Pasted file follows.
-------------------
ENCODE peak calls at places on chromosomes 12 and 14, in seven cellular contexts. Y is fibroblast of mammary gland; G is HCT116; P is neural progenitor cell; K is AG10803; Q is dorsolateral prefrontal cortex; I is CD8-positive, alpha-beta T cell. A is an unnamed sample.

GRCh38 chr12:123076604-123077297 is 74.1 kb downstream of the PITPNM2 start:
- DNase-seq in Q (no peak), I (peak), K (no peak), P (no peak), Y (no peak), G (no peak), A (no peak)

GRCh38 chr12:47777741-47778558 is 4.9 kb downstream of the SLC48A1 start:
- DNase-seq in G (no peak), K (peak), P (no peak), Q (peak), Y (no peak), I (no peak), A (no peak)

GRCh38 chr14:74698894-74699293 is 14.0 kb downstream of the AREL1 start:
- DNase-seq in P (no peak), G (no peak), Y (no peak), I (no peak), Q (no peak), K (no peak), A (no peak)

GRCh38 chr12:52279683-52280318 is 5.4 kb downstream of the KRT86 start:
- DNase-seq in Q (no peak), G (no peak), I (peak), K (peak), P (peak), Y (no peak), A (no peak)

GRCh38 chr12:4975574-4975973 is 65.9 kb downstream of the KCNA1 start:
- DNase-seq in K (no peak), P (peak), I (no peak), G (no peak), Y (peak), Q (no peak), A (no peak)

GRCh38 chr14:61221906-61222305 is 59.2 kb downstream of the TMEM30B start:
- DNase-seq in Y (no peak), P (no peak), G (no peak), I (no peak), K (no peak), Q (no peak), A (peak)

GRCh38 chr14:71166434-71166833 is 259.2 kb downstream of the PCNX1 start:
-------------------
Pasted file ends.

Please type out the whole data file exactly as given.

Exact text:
ENCODE peak calls at places on chromosomes 12 and 14, in seven cellular contexts. Y is fibroblast of mammary gland; G is HCT116; P is neural progenitor cell; K is AG10803; Q is dorsolateral prefrontal cortex; I is CD8-positive, alpha-beta T cell. A is an unnamed sample.

GRCh38 chr12:123076604-123077297 is 74.1 kb downstream of the PITPNM2 start:
- DNase-seq in Q (no peak), I (peak), K (no peak), P (no peak), Y (no peak), G (no peak), A (no peak)

GRCh38 chr12:47777741-47778558 is 4.9 kb downstream of the SLC48A1 start:
- DNase-seq in G (no peak), K (peak), P (no peak), Q (peak), Y (no peak), I (no peak), A (no peak)

GRCh38 chr14:74698894-74699293 is 14.0 kb downstream of the AREL1 start:
- DNase-seq in P (no peak), G (no peak), Y (no peak), I (no peak), Q (no peak), K (no peak), A (no peak)

GRCh38 chr12:52279683-52280318 is 5.4 kb downstream of the KRT86 start:
- DNase-seq in Q (no peak), G (no peak), I (peak), K (peak), P (peak), Y (no peak), A (no peak)

GRCh38 chr12:4975574-4975973 is 65.9 kb downstream of the KCNA1 start:
- DNase-seq in K (no peak), P (peak), I (no peak), G (no peak), Y (peak), Q (no peak), A (no peak)

GRCh38 chr14:61221906-61222305 is 59.2 kb downstream of the TMEM30B start:
- DNase-seq in Y (no peak), P (no peak), G (no peak), I (no peak), K (no peak), Q (no peak), A (peak)

GRCh38 chr14:71166434-71166833 is 259.2 kb downstream of the PCNX1 start: